Cannabis and the necessity for USP standards

The United States Pharmacopeia (USP) is a non-profit, non-governmental organization that provides official standards for identity, strength, quality, and purity in medicines. As well, they also produce standards for food ingredients and dietary supplements.1 For medicine, food, and dietary supplements, the USP publishes reference standards to ensure accuracy and reproducibility of laboratory procedures. For cannabis, the USP has published a scientific paper on cannabis standards to help provide safety and accuracy to the cannabis community.2 They have not, however, published a USP monograph to officially record these findings, as the US government still does not recognize cannabis as a legal medical product. The need for standards is extremely important for the safety of consumers as well as to protect the growers, processors, and other parts on the cannabis production industry.

              The first and foremost reason that the cannabis industry needs USP reference standards is the question of safety.  USP standards are enforced by the FDA. Again, because cannabis is still on the Schedule I drug list and therefore federally illegal, the FDA does not recognize it as a type of medicine or supplement. In fact, there are actually no monographs or general chapters produced by the USP on cannabis for laboratories to follow.3 Instead, they have published a scientific paper to help get the references standards out to the laboratories that need them. The USP’s recommendation includes standardizing methods and attributes for the ensured quality of a cannabis product.4 This standardization is vital to a cannabis product that is properly labeled and free of any contaminants.  Unfortunately, with cannabis, it is difficult to produce homogenous and identical plants from the same grower, let alone from multiple locations throughout the globe. The content of the plants will be different, including THC and CBD potency, as well as terpene content. The need for a standard way of testing these differences is vital for the growth of the cannabis industry.

With a USP reference standard, labs can standardize their procedures for identifying and quantitating the important compounds and contaminants in cannabis. For instance, the mold, Aspergillus fumigatus, can survive in the cannabis flower after smoking and vaporization. If inhaled, Aspergillus can cause serious damage to the lungs and can also be fatal in patients with compromised immune systems.2 Unfortunately, there is no decent test for Aspergillus. The USP must work with other international standards group to help formulate a standardized test which can then be distributed to the cannabis industry for use with identification and purification.2 Along with microbial contamination, formulation processes and adulteration could add contaminants to the cannabis flower.5 The USP can help by providing lists of materials that are safe for cannabis processing.

With USP standards in place, there would be little question about lab techniques and procedures, therefore, in theory, every lab could produce similar results for the same sample.  By having labs work with the same standards, potencies should be the most accurate, as they can be calculated by multiple labs.  This would also discourage “lab shopping” in which cannabis processors use different labs to create the outcome they want instead of the actual reproducible scientific results. “Lab shopping” has been a particular problem in the industry, as cannabinoid potency can be labeled at something significantly different than the product actually has. It is important to know the cannabinoid and terpene contents of cannabis in order to produce the most reliable medicine. Quantification of cannabinoids is also extremely important to the legality of hemp as well.  If a grower’s hemp tests above 0.3%, it is no longer hemp, but rather psychoactive cannabis that could lead to significant legal problems in the future.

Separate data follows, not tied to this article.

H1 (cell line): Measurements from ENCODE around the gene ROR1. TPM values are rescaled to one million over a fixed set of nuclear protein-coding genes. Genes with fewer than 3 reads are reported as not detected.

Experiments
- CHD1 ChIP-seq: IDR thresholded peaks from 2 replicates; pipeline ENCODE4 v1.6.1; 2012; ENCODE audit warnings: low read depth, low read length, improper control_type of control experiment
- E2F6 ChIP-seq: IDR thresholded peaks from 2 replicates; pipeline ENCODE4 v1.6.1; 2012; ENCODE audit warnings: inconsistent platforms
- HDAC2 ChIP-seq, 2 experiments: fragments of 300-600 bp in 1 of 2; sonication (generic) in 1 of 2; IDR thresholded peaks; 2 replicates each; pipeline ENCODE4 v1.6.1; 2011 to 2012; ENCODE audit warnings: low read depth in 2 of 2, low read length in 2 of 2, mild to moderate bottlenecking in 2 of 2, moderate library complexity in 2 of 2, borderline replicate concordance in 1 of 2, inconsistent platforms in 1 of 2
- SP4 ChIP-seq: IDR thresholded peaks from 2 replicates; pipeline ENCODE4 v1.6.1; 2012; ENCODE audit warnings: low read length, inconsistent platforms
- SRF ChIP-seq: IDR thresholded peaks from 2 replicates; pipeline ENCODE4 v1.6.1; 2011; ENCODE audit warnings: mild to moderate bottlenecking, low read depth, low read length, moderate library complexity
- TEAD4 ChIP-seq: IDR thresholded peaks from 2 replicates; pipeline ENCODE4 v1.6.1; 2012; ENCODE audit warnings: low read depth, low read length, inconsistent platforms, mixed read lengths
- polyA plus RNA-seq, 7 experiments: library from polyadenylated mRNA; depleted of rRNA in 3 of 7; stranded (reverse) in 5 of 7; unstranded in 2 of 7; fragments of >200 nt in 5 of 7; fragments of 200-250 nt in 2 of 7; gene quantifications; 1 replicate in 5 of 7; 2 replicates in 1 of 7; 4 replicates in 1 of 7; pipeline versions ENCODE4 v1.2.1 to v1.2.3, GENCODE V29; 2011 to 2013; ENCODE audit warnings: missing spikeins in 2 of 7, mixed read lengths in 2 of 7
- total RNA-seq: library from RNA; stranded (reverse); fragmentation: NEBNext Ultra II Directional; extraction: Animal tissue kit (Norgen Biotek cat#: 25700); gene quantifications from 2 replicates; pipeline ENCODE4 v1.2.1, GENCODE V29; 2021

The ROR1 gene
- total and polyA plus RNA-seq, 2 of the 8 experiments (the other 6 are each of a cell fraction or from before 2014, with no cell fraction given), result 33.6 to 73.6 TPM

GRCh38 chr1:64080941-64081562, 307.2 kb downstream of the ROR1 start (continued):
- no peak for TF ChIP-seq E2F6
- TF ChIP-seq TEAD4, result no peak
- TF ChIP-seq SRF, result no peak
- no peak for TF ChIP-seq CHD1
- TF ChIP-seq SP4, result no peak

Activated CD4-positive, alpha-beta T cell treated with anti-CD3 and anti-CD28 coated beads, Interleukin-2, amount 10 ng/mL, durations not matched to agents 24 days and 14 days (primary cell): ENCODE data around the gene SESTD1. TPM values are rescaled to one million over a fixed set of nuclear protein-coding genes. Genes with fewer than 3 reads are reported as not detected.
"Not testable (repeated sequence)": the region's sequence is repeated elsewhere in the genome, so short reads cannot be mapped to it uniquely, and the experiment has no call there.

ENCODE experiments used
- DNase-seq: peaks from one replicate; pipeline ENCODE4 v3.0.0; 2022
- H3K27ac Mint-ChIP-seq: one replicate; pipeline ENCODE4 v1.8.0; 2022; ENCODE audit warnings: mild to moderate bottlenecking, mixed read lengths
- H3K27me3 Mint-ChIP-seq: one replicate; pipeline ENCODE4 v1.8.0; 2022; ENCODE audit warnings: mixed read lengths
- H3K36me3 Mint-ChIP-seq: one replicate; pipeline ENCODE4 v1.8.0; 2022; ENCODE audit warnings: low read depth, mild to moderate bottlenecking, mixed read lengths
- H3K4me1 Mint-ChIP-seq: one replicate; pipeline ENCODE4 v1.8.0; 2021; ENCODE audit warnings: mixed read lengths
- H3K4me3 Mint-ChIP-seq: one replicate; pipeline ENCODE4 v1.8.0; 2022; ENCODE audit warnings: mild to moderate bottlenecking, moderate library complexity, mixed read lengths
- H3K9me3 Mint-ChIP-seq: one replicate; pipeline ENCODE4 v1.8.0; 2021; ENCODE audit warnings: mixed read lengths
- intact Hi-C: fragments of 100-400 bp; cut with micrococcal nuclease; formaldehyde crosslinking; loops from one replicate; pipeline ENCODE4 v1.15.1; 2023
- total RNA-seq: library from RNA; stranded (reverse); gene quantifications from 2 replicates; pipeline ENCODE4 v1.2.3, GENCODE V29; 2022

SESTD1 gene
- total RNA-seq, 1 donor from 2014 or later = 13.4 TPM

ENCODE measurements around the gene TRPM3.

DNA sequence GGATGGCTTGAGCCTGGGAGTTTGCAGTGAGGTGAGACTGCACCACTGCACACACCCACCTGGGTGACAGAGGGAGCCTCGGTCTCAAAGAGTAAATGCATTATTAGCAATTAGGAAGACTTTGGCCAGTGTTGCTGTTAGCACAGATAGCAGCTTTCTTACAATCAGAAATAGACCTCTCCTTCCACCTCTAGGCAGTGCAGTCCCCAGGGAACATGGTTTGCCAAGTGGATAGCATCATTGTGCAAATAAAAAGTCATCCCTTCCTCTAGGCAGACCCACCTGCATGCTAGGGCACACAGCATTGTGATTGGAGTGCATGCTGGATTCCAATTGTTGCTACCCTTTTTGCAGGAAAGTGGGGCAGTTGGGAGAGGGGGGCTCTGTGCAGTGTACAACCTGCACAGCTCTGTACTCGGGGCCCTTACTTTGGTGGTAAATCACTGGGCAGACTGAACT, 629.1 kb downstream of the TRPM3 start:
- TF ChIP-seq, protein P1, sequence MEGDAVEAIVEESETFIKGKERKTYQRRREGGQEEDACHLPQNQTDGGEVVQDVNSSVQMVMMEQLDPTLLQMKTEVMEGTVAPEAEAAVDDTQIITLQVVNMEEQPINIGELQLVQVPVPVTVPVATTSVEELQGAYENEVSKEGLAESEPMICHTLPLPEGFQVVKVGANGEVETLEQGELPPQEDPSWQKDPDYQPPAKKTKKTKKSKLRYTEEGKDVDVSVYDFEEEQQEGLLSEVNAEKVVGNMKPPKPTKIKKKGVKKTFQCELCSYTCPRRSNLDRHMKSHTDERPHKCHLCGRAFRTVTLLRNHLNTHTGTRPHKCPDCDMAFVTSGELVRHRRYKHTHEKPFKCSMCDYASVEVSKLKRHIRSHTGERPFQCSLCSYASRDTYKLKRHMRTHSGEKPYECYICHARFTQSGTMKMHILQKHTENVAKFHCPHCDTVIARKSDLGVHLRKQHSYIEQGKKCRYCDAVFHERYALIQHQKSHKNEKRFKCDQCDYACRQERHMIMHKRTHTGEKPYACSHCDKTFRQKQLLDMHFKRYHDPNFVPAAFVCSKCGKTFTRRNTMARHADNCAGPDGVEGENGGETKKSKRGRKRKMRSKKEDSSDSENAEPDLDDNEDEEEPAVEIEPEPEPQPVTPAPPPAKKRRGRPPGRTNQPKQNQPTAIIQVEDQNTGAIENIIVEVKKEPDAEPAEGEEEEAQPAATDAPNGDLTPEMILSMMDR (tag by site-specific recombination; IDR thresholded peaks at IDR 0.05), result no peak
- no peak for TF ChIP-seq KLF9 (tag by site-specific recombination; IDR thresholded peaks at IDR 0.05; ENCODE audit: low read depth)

Using their experience with other botanical products, the USP has published guidelines for the identification and quantification of the components of cannabis.4 While not an official monograph, the cannabis standards are extremely important for labs to follow in order to ensure accuracy of identification and quantification. Unfortunately, because of the federal status of cannabis, the USP’s hands are somewhat tied in producing and enforcing standards. Labs can have bad techniques, wrong materials, or sometimes even malicious intent which can badly skew the results of cannabis analysis. The FDA usually enforces the USP standards, but the FDA has only approved monographs for dronabinol, a synthetic form of THC, that is the only FDA approved medication associated with cannabis.4 More standards and monographs need to be developed, as the reliability of a lab’s ability to refine, purify, analyze, identify, and quantify cannabis can be seriously compromised.

References

  1. Supporting the quality of cannabis for medical use. USP website. https://www.usp.org/dietary-supplements-herbal-medicines/cannabis. Accessed on November 22, 2020.
  2. Cannabis for medical use: consistent quality to help protect patients. USP website. https://www.usp.org/dietary-supplements-herbal-medicines/cannabis. Accessed on November 22, 2020.
  3. Everything old is new again: cannabis returns to USP. Cannabis Science and Technology website. https://www.cannabissciencetech.com/view/everything-old-new-again-cannabis-returns-usp. Accessed on November 22, 2020.
  4. Cannabis for medical use FAQ. USP website. https://www.usp.org/sites/default/files/usp/document/our-work/DS/Cannabis_FAQ.pdf. Accessed on November 22, 2020.
  5. Giancaspro GI, Kim NC, Venema J, et al. The Advisability and Feasibility of Developing USP Standards for Medical Cannabis. In Pharmacopeial Forum 2016;42(1).

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